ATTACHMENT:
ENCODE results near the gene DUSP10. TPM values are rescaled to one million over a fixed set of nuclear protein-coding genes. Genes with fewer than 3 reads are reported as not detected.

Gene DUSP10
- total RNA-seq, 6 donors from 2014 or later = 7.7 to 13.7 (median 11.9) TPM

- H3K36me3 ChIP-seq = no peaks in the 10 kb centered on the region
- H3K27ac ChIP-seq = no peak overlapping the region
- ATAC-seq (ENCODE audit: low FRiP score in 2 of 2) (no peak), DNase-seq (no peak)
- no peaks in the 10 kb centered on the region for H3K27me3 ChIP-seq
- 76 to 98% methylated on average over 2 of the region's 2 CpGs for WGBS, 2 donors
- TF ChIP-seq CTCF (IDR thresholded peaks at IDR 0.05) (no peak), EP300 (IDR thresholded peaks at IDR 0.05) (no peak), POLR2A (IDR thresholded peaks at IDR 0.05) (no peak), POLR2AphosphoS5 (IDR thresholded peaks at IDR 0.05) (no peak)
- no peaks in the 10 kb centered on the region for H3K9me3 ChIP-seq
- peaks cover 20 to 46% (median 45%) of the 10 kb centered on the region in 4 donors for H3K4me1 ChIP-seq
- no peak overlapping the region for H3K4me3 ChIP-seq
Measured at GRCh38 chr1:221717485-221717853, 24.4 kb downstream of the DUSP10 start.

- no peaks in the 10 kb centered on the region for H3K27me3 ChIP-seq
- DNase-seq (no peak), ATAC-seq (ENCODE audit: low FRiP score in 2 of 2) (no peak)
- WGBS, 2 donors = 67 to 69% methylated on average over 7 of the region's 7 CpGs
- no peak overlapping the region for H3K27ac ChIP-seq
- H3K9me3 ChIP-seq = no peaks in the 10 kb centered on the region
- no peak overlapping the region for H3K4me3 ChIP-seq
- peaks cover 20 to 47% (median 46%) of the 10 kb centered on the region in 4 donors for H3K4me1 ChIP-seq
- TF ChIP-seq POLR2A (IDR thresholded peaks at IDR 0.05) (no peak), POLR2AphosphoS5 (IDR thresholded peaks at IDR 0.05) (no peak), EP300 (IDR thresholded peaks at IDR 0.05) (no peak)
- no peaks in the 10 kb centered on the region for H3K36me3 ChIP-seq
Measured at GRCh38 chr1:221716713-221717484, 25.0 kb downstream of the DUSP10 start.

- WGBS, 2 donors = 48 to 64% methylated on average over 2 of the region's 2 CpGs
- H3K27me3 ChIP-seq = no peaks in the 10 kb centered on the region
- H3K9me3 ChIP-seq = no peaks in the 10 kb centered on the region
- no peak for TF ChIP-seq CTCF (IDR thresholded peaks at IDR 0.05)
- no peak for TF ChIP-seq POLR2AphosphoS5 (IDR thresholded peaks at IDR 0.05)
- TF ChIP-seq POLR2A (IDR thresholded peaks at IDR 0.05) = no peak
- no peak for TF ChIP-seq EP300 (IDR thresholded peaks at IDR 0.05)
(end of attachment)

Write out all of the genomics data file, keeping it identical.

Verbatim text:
ENCODE results near the gene DUSP10. TPM values are rescaled to one million over a fixed set of nuclear protein-coding genes. Genes with fewer than 3 reads are reported as not detected.

Gene DUSP10
- total RNA-seq, 6 donors from 2014 or later = 7.7 to 13.7 (median 11.9) TPM

- H3K36me3 ChIP-seq = no peaks in the 10 kb centered on the region
- H3K27ac ChIP-seq = no peak overlapping the region
- ATAC-seq (ENCODE audit: low FRiP score in 2 of 2) (no peak), DNase-seq (no peak)
- no peaks in the 10 kb centered on the region for H3K27me3 ChIP-seq
- 76 to 98% methylated on average over 2 of the region's 2 CpGs for WGBS, 2 donors
- TF ChIP-seq CTCF (IDR thresholded peaks at IDR 0.05) (no peak), EP300 (IDR thresholded peaks at IDR 0.05) (no peak), POLR2A (IDR thresholded peaks at IDR 0.05) (no peak), POLR2AphosphoS5 (IDR thresholded peaks at IDR 0.05) (no peak)
- no peaks in the 10 kb centered on the region for H3K9me3 ChIP-seq
- peaks cover 20 to 46% (median 45%) of the 10 kb centered on the region in 4 donors for H3K4me1 ChIP-seq
- no peak overlapping the region for H3K4me3 ChIP-seq
Measured at GRCh38 chr1:221717485-221717853, 24.4 kb downstream of the DUSP10 start.

- no peaks in the 10 kb centered on the region for H3K27me3 ChIP-seq
- DNase-seq (no peak), ATAC-seq (ENCODE audit: low FRiP score in 2 of 2) (no peak)
- WGBS, 2 donors = 67 to 69% methylated on average over 7 of the region's 7 CpGs
- no peak overlapping the region for H3K27ac ChIP-seq
- H3K9me3 ChIP-seq = no peaks in the 10 kb centered on the region
- no peak overlapping the region for H3K4me3 ChIP-seq
- peaks cover 20 to 47% (median 46%) of the 10 kb centered on the region in 4 donors for H3K4me1 ChIP-seq
- TF ChIP-seq POLR2A (IDR thresholded peaks at IDR 0.05) (no peak), POLR2AphosphoS5 (IDR thresholded peaks at IDR 0.05) (no peak), EP300 (IDR thresholded peaks at IDR 0.05) (no peak)
- no peaks in the 10 kb centered on the region for H3K36me3 ChIP-seq
Measured at GRCh38 chr1:221716713-221717484, 25.0 kb downstream of the DUSP10 start.

- WGBS, 2 donors = 48 to 64% methylated on average over 2 of the region's 2 CpGs
- H3K27me3 ChIP-seq = no peaks in the 10 kb centered on the region
- H3K9me3 ChIP-seq = no peaks in the 10 kb centered on the region
- no peak for TF ChIP-seq CTCF (IDR thresholded peaks at IDR 0.05)
- no peak for TF ChIP-seq POLR2AphosphoS5 (IDR thresholded peaks at IDR 0.05)
- TF ChIP-seq POLR2A (IDR thresholded peaks at IDR 0.05) = no peak
- no peak for TF ChIP-seq EP300 (IDR thresholded peaks at IDR 0.05)